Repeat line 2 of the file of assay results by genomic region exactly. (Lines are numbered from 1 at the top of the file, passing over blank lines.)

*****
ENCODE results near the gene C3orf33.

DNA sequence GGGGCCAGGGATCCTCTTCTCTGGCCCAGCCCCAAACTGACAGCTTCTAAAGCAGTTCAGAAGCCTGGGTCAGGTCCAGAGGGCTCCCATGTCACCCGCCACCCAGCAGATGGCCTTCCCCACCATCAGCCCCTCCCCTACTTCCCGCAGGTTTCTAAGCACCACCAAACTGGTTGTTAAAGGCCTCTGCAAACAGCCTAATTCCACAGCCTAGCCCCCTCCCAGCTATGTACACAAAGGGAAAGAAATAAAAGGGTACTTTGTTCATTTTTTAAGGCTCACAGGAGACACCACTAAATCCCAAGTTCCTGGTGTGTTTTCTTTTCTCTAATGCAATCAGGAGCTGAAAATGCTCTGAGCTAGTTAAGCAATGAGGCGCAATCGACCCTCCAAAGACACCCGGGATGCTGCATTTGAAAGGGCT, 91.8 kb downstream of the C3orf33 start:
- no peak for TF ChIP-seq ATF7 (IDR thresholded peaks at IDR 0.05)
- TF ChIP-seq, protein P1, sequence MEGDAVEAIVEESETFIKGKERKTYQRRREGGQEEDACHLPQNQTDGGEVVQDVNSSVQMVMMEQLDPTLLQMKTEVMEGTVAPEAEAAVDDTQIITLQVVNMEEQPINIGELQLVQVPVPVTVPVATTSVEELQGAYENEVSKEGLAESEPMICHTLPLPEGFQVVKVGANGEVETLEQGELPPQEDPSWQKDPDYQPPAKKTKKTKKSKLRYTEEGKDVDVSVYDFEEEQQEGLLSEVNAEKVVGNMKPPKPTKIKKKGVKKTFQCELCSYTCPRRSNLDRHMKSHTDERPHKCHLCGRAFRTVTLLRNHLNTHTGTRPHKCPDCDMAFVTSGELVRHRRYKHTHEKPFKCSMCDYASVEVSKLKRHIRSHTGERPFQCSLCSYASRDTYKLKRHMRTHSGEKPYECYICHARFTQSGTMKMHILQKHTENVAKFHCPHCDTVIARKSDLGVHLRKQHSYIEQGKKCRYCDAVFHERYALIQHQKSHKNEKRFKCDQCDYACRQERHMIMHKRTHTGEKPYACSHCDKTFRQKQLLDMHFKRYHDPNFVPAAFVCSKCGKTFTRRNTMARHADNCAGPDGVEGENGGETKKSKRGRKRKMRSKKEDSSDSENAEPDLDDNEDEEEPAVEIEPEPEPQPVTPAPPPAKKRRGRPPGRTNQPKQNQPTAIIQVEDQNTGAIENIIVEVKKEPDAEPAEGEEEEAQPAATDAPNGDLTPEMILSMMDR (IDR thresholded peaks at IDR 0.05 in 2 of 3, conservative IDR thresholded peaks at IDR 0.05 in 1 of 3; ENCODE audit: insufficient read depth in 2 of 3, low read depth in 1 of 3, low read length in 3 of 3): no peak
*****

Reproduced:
DNA sequence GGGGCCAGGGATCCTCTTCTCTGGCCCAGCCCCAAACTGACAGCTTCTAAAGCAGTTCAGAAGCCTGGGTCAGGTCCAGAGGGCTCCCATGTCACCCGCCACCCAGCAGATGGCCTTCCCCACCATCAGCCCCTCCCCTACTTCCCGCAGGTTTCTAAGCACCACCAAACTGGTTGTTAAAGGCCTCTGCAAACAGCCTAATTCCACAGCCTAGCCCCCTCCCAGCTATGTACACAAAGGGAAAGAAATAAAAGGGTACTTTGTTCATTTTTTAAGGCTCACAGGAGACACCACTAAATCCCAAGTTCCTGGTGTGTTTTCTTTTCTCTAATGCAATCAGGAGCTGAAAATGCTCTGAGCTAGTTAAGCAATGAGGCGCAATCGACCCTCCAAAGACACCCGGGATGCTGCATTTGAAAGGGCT, 91.8 kb downstream of the C3orf33 start: